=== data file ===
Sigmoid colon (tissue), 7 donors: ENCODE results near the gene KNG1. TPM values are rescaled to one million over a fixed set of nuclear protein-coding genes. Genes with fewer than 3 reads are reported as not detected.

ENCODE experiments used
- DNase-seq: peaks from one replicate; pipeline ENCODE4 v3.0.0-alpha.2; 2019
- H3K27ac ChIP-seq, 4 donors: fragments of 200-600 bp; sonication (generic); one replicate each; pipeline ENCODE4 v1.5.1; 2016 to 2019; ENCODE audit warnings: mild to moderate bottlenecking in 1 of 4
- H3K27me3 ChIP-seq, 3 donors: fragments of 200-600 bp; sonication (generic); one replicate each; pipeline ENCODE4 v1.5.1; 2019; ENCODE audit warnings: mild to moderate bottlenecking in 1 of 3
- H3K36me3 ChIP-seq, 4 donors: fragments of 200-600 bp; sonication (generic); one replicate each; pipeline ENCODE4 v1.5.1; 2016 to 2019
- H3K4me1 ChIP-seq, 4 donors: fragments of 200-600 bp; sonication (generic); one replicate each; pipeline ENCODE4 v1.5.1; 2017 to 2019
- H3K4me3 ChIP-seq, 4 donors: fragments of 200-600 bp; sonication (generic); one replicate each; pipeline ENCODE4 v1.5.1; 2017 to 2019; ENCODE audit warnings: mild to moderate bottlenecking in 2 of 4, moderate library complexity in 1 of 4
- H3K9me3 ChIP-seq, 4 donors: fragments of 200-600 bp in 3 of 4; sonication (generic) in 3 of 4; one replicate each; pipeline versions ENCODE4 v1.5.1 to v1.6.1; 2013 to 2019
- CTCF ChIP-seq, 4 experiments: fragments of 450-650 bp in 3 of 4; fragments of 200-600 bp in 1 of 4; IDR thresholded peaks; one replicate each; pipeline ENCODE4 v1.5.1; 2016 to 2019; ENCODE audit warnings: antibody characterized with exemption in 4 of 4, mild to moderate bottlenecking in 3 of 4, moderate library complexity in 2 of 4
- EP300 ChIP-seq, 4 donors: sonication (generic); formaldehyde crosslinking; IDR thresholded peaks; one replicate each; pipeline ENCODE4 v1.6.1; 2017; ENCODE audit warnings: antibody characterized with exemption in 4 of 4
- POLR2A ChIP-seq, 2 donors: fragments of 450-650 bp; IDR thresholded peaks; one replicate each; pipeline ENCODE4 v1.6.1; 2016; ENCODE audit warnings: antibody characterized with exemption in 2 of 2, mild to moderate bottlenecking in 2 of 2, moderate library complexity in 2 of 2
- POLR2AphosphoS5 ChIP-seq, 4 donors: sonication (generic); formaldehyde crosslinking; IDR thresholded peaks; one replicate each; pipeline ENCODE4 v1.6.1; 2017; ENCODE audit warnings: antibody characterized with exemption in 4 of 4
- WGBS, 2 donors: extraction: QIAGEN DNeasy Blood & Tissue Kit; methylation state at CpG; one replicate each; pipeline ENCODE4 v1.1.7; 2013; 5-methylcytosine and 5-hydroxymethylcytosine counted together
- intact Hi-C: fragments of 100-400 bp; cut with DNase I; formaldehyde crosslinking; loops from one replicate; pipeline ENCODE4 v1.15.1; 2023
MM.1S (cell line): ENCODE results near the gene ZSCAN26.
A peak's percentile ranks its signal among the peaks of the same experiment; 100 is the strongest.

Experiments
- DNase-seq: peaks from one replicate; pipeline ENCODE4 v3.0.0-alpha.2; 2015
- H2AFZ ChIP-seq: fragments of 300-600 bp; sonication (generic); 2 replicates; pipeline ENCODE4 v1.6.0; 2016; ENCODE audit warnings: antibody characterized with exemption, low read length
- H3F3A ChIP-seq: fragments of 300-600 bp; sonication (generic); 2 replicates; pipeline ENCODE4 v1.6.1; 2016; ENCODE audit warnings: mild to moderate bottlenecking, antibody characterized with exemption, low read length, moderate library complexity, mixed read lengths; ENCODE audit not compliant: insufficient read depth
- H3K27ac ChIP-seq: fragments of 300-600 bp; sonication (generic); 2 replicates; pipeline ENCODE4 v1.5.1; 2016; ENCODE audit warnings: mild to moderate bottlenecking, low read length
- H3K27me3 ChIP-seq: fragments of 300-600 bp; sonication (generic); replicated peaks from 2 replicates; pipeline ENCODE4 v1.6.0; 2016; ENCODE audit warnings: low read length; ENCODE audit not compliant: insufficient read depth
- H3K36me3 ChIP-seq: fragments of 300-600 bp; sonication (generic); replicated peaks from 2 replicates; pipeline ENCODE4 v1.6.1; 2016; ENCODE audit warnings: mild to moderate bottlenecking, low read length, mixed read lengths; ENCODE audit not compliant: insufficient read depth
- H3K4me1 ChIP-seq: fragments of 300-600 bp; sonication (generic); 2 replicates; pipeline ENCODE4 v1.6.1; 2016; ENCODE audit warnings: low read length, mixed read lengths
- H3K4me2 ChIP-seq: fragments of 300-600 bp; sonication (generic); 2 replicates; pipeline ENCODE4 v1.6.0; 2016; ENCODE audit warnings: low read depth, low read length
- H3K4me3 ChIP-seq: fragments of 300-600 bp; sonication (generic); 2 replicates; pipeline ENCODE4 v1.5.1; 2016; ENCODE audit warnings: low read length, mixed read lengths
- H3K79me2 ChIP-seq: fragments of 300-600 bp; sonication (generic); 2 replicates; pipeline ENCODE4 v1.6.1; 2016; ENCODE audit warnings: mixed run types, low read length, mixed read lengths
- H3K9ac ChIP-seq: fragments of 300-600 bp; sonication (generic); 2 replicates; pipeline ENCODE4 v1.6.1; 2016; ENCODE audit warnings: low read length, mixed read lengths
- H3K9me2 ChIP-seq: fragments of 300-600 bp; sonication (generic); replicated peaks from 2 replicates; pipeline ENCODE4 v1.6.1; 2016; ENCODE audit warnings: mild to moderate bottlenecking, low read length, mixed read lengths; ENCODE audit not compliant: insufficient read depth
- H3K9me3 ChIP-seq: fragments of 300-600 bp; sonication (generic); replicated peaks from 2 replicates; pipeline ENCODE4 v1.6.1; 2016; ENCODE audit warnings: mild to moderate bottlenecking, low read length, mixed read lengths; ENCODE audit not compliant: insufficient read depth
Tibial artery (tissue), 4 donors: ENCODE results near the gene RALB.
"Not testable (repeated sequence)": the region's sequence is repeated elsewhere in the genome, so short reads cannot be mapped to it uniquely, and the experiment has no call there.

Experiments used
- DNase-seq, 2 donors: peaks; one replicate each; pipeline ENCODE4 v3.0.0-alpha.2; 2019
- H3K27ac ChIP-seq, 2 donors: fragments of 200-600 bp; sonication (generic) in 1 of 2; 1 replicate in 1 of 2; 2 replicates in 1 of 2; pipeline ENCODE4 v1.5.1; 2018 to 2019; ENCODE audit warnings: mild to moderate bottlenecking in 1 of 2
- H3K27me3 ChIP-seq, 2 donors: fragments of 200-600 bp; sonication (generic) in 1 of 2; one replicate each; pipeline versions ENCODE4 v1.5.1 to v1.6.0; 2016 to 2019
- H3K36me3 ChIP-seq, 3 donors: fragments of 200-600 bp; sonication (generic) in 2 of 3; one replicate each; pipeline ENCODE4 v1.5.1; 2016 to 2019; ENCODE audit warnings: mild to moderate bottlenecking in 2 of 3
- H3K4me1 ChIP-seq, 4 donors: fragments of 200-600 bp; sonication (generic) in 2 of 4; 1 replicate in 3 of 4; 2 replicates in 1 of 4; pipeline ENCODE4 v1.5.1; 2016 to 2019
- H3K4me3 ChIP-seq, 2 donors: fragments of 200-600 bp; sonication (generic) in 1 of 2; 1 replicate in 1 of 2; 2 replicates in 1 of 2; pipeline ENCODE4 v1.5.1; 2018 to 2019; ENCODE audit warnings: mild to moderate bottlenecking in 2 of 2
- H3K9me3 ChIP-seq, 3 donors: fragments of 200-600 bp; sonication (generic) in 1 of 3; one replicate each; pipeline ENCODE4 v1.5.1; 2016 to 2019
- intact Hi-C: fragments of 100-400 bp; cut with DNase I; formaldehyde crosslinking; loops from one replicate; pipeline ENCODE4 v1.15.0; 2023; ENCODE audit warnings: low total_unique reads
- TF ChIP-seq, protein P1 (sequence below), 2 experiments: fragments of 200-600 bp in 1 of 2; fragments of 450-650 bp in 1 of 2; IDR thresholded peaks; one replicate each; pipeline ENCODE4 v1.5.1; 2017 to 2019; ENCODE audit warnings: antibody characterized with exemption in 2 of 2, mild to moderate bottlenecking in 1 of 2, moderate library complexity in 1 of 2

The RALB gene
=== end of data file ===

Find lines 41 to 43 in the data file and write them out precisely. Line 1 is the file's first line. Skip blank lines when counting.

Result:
- H3K9me3 ChIP-seq, 3 donors: fragments of 200-600 bp; sonication (generic) in 1 of 3; one replicate each; pipeline ENCODE4 v1.5.1; 2016 to 2019
- intact Hi-C: fragments of 100-400 bp; cut with DNase I; formaldehyde crosslinking; loops from one replicate; pipeline ENCODE4 v1.15.0; 2023; ENCODE audit warnings: low total_unique reads
- TF ChIP-seq, protein P1 (sequence below), 2 experiments: fragments of 200-600 bp in 1 of 2; fragments of 450-650 bp in 1 of 2; IDR thresholded peaks; one replicate each; pipeline ENCODE4 v1.5.1; 2017 to 2019; ENCODE audit warnings: antibody characterized with exemption in 2 of 2, mild to moderate bottlenecking in 1 of 2, moderate library complexity in 1 of 2